Find us on Facebook!

To keep updated like our page at:

Or on Twitter:

Or E-mail us at:

Friday 20 November 2020

Reviews: pg.lost, Hjelvik, Contrarian, When Rivers Meet (Reviews By Matt Bladen)

pg.lost: Oscillate (Pelagic Records)

Oscillate the opening track on post-rockers pg.lost’s newest release of the same name is possibly the most self-explanatory song I’ve ever heard, as the definition goes: “move or swing back and forth in a regular rhythm” well that’s exactly what the song does building a regular pattern from the beginning adding layers upon layers and rarely differentiating, it’s almost mesmeric and hooks you in with its insistence. It’s a trick so often repeated on this album. Written as mainly instrumental music to strip away any false lyrical hints, it gives this fifth album an unwavering almost primal nature to it. E22 conjuring the crashing of waves with its huge cascading riff and tribal drumming built upon the building of tension and cathartic release that bands such as Mono follow the songs keeping you on edge until things explode into a momentous crescendo at the end that leaves you breathless. 

What’s interesting here is that the songs rarely ascribe to certain sound, with frequent forays into indie-shoegaze shimmers, ambient closeness, textured synthwave of Waves, which dare I say it sounds Christmassy and huge expansive krautrock noodling of bands like Tangerine Dream (Shelter). Mixed and mastered by Magnus Lindberg from Cult Of Luna, Oscillate is an album that has been meticulously constructed to sound as natural as possible, each track flowing into the next as you reach towards a peak that draws closer with ever cinematic song until finally and breathlessly you arrive at the close of The Headless Man. There are few albums that make me feel emotional but as I listened (tip: use headphones) I felt my eyes tearing up such is the emotional depth of this record. A wonderful musical exploration that cements Oscillate as one of the finest post-rock albums this year. 9/10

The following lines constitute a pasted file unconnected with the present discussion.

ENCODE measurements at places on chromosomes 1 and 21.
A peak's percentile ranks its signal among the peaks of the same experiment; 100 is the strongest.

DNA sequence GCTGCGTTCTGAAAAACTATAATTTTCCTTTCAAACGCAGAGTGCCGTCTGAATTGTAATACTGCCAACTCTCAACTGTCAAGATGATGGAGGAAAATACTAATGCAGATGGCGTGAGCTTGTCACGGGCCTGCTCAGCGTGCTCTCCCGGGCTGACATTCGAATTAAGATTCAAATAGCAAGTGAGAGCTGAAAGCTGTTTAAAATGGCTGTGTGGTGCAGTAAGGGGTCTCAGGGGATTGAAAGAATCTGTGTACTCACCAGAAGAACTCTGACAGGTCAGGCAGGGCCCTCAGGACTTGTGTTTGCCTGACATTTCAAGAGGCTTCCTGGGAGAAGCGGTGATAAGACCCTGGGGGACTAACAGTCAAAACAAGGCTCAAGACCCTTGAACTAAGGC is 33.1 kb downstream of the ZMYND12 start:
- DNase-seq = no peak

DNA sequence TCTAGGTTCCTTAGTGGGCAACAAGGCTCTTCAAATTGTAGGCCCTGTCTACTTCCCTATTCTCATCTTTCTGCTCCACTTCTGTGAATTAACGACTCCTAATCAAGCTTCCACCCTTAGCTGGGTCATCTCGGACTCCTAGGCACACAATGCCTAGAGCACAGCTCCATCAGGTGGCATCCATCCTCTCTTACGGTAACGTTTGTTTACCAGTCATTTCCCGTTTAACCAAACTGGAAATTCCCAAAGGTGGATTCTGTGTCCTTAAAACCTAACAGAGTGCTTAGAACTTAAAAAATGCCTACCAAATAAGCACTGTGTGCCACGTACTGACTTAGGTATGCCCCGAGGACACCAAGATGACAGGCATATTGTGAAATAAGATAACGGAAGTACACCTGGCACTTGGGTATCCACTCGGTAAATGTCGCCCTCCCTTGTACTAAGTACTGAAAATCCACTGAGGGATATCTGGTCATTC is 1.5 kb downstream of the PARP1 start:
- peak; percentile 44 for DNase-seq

Hjelvik: Welcome To Hel (Nuclear Blast)
Is there such thing as a Rock Viking, well other than Roy Wood from Wizzard that is! Well Hjelvik seem to have hit upon the hitherto untapped genre of Classic Rock meets Viking Metal as this debut album attests with songs that owe as much to Immortal and Enslaved as it does to Deep Purple and WASP. This amalgamation of styles comes from frontman Erland Hjelvik's previous job as the founding frontman of Kvelertak and while they fuse blackened vocals and riffs with punk/hardcore and rock, Hjelvik's solo project very much adds a blackened sheen to classic heavy metal sounds. 

Songs such as Ironwood have that thrusting gallop of bands like Maiden but with a more distorted guitar sound Hjelvik's screamed vocals over the top as the bouncy riffs keep coming with songs such as Helgrinda having big Jon Lord-esque organs while the choppy The Power Ballad Of Freyr matched Amon Amarth power metal with some more hard rock rhythms. Elsewhere on the album Glory Of Hel has that touch of Blackie Lawless I talked about earlier and Ironwood also brings a touch of Hjelvik's previous band. This record is anything but formulaic blurring genre lines as Hjelvik himself admits that "Over the last couple of years I really started listening to a lot of metal again" and he's delved into the treasure trove that is classic metal sounds while adding a touch of the more extreme seen. A true hard rock Viking Welcome To Hel is a punchy debut solo record that will sound familiar but also unique. 8/10